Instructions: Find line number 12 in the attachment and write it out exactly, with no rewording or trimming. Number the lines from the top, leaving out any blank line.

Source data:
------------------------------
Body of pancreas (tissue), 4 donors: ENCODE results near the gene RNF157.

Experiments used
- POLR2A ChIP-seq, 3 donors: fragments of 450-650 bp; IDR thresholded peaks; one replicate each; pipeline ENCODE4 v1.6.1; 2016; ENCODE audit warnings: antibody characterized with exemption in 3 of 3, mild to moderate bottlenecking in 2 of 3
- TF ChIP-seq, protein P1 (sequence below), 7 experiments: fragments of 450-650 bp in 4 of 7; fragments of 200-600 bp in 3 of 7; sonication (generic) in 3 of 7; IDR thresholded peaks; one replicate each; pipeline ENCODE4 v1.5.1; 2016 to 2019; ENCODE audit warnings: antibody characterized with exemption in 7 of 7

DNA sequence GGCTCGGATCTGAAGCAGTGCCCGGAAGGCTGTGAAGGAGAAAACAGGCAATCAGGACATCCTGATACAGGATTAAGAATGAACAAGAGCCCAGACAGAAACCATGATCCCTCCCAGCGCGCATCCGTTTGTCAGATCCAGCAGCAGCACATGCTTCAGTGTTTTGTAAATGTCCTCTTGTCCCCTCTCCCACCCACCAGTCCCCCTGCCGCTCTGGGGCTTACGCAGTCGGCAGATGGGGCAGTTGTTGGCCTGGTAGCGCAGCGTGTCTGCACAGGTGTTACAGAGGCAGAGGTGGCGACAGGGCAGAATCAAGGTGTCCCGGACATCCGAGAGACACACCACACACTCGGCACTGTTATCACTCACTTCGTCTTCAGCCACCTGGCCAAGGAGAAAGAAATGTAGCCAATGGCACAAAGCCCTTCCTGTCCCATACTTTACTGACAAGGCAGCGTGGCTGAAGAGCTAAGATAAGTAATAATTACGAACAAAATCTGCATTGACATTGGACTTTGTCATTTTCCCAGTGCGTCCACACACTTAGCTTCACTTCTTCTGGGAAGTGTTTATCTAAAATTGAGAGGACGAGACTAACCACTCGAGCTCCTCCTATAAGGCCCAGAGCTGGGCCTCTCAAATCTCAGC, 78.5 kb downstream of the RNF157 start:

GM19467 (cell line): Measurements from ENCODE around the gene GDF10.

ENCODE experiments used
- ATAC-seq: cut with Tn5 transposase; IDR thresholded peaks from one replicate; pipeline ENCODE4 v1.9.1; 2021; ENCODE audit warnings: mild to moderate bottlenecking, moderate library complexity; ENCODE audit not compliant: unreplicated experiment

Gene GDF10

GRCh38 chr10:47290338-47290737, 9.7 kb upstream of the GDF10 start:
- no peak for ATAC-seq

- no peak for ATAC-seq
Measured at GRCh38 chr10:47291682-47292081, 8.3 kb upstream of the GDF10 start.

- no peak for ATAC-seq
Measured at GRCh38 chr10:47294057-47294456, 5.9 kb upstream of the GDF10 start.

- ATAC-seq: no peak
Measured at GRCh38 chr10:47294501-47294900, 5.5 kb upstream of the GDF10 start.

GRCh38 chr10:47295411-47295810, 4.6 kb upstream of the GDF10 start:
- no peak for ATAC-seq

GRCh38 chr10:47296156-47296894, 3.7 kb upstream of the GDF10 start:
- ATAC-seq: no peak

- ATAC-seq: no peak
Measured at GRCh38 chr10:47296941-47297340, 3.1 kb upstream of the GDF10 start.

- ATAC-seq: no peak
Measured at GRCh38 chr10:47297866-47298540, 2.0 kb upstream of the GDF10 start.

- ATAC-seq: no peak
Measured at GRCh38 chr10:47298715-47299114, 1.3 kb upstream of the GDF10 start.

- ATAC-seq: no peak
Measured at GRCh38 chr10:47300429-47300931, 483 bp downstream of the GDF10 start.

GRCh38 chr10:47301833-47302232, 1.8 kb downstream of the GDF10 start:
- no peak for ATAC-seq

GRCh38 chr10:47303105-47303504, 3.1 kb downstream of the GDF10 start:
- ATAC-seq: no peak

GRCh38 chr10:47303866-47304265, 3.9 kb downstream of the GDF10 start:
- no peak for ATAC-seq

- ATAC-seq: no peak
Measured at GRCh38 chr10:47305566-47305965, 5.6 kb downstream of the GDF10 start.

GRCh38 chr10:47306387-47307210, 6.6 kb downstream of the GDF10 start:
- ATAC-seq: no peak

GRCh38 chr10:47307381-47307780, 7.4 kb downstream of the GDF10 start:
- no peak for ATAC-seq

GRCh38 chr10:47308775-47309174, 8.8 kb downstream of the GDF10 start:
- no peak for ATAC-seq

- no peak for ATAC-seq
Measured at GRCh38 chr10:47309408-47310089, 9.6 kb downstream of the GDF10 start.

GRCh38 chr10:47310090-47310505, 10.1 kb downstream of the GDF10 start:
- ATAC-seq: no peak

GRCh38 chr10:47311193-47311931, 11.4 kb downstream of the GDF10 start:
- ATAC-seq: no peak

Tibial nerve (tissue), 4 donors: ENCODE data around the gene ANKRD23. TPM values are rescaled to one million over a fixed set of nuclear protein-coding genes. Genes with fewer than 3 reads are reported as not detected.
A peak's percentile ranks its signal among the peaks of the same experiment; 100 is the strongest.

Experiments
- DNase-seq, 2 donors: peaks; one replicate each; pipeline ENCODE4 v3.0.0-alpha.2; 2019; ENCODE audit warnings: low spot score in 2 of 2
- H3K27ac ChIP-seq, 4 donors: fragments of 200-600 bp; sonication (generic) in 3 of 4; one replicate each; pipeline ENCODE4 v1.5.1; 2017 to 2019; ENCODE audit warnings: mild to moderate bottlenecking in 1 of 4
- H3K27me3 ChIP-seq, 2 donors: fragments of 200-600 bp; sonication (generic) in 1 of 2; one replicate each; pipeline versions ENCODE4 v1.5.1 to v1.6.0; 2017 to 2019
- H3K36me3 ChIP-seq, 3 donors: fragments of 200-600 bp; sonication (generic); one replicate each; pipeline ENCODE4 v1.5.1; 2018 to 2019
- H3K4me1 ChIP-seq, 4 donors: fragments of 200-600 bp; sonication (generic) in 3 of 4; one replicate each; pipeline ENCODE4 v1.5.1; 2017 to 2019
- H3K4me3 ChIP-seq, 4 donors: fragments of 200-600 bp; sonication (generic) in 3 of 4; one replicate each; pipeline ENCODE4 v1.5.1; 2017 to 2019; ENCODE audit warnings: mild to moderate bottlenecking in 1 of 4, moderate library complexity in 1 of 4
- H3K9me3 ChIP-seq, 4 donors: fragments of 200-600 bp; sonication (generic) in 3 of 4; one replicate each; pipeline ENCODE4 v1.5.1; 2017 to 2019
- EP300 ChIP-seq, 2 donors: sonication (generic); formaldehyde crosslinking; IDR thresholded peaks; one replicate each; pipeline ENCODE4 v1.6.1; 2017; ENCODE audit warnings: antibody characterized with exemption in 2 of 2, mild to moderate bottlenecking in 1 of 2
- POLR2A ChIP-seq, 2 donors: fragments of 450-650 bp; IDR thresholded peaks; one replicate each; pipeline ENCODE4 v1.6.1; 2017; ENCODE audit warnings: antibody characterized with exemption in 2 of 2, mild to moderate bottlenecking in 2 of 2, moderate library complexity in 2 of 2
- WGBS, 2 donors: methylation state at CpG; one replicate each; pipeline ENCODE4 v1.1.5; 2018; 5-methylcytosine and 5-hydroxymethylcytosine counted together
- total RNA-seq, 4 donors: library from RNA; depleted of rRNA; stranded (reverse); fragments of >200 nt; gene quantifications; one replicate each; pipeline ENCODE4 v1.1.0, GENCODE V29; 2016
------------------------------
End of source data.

- no peak for ATAC-seq